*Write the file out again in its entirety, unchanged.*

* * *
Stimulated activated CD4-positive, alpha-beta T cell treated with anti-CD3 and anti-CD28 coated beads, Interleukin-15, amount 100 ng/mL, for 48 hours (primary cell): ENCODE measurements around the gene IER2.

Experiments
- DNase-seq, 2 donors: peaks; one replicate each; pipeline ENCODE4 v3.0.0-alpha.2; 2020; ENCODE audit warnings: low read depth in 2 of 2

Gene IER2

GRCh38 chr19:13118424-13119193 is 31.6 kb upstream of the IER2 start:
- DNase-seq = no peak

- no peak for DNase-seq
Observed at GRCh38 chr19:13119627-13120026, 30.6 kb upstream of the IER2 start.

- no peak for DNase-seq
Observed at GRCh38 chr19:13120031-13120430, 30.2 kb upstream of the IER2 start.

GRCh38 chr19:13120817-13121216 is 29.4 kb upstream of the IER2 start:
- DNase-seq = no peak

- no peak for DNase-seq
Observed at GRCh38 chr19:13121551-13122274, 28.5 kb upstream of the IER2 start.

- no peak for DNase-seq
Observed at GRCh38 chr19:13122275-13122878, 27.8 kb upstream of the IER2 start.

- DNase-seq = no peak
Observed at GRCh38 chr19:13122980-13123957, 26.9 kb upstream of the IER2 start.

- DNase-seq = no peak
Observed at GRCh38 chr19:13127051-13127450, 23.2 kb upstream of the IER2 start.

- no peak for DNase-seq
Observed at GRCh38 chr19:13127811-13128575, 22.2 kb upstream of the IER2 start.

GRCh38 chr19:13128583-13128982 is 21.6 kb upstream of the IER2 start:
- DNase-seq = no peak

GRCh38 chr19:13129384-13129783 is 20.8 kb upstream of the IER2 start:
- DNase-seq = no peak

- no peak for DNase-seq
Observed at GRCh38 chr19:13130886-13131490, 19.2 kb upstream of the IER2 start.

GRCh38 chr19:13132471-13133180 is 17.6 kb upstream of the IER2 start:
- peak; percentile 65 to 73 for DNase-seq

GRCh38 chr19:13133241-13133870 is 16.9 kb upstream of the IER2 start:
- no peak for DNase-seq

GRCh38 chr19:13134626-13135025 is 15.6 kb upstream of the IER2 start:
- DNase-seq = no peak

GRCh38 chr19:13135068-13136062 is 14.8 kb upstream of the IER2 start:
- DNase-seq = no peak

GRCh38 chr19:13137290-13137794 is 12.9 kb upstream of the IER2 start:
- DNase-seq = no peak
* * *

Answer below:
Stimulated activated CD4-positive, alpha-beta T cell treated with anti-CD3 and anti-CD28 coated beads, Interleukin-15, amount 100 ng/mL, for 48 hours (primary cell): ENCODE measurements around the gene IER2.

Experiments
- DNase-seq, 2 donors: peaks; one replicate each; pipeline ENCODE4 v3.0.0-alpha.2; 2020; ENCODE audit warnings: low read depth in 2 of 2

Gene IER2

GRCh38 chr19:13118424-13119193 is 31.6 kb upstream of the IER2 start:
- DNase-seq = no peak

- no peak for DNase-seq
Observed at GRCh38 chr19:13119627-13120026, 30.6 kb upstream of the IER2 start.

- no peak for DNase-seq
Observed at GRCh38 chr19:13120031-13120430, 30.2 kb upstream of the IER2 start.

GRCh38 chr19:13120817-13121216 is 29.4 kb upstream of the IER2 start:
- DNase-seq = no peak

- no peak for DNase-seq
Observed at GRCh38 chr19:13121551-13122274, 28.5 kb upstream of the IER2 start.

- no peak for DNase-seq
Observed at GRCh38 chr19:13122275-13122878, 27.8 kb upstream of the IER2 start.

- DNase-seq = no peak
Observed at GRCh38 chr19:13122980-13123957, 26.9 kb upstream of the IER2 start.

- DNase-seq = no peak
Observed at GRCh38 chr19:13127051-13127450, 23.2 kb upstream of the IER2 start.

- no peak for DNase-seq
Observed at GRCh38 chr19:13127811-13128575, 22.2 kb upstream of the IER2 start.

GRCh38 chr19:13128583-13128982 is 21.6 kb upstream of the IER2 start:
- DNase-seq = no peak

GRCh38 chr19:13129384-13129783 is 20.8 kb upstream of the IER2 start:
- DNase-seq = no peak

- no peak for DNase-seq
Observed at GRCh38 chr19:13130886-13131490, 19.2 kb upstream of the IER2 start.

GRCh38 chr19:13132471-13133180 is 17.6 kb upstream of the IER2 start:
- peak; percentile 65 to 73 for DNase-seq

GRCh38 chr19:13133241-13133870 is 16.9 kb upstream of the IER2 start:
- no peak for DNase-seq

GRCh38 chr19:13134626-13135025 is 15.6 kb upstream of the IER2 start:
- DNase-seq = no peak

GRCh38 chr19:13135068-13136062 is 14.8 kb upstream of the IER2 start:
- DNase-seq = no peak

GRCh38 chr19:13137290-13137794 is 12.9 kb upstream of the IER2 start:
- DNase-seq = no peak